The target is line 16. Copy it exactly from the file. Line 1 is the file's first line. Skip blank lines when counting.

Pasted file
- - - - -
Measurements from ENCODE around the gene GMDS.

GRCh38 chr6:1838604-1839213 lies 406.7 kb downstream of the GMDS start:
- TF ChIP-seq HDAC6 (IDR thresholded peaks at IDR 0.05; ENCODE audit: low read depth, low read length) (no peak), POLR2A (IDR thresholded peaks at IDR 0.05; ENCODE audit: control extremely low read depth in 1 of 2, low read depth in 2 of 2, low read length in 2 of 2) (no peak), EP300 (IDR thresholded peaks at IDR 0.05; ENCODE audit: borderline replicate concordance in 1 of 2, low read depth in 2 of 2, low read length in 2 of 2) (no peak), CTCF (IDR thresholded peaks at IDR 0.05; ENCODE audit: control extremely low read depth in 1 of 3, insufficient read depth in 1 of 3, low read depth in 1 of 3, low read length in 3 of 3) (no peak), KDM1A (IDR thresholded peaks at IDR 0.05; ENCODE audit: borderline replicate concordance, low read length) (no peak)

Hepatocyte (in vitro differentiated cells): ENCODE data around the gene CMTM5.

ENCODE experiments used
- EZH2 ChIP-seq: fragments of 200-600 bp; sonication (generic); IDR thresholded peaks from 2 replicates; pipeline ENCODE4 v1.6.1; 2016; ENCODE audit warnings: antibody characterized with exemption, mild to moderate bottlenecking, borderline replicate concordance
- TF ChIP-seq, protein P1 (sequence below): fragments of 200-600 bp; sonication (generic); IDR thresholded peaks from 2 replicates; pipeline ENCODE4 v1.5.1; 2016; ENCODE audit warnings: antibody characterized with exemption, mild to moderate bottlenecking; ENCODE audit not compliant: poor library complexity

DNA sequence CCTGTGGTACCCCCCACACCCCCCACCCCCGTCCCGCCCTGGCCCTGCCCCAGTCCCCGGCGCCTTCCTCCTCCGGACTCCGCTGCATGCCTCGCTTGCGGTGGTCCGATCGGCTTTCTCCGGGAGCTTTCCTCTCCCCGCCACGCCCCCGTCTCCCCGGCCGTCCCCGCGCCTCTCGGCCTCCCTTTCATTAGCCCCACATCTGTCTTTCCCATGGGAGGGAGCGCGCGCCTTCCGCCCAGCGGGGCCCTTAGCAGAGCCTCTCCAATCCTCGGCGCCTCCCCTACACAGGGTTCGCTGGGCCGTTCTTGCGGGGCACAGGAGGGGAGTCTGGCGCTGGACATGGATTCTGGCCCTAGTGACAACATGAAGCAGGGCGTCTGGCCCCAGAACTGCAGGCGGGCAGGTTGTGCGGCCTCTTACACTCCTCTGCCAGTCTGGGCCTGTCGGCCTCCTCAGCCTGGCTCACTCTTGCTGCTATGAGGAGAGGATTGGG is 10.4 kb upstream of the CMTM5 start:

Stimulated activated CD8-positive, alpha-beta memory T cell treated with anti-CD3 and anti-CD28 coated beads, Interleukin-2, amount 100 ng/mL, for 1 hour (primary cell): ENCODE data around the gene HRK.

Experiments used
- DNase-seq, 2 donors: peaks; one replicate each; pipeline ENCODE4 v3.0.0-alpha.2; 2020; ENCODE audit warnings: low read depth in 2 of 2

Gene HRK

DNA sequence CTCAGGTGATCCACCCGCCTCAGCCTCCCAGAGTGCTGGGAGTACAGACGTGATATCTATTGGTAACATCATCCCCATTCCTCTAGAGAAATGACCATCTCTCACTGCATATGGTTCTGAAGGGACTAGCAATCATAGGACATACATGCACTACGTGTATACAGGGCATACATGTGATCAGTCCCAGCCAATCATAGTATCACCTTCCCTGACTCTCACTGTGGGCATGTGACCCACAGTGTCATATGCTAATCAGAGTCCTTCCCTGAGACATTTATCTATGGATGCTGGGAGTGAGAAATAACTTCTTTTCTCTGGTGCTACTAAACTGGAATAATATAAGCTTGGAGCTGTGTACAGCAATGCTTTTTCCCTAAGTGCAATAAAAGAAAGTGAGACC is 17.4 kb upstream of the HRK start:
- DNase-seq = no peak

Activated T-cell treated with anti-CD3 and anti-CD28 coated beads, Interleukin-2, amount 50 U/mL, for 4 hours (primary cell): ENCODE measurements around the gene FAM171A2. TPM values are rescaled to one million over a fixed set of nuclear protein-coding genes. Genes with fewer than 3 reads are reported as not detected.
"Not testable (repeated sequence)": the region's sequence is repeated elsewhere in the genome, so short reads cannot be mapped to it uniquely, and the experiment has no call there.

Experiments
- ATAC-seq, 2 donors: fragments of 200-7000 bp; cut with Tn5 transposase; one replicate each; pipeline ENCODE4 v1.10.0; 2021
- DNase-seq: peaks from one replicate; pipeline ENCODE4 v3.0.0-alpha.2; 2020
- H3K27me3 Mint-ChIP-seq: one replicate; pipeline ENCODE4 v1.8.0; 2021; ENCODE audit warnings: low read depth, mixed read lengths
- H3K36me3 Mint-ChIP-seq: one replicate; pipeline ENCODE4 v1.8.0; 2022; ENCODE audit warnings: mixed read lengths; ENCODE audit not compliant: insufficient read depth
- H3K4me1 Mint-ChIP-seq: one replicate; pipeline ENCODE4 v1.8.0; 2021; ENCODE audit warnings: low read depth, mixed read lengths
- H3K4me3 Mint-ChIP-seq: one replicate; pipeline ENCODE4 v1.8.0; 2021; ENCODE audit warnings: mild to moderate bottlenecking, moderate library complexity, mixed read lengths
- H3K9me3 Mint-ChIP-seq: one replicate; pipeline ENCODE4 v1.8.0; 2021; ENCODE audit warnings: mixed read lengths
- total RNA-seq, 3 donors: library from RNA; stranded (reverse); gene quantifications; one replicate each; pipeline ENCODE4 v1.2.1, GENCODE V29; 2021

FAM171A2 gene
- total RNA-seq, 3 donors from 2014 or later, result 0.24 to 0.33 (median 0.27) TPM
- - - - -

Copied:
"Not testable (repeated sequence)": the region's sequence is repeated elsewhere in the genome, so short reads cannot be mapped to it uniquely, and the experiment has no call there.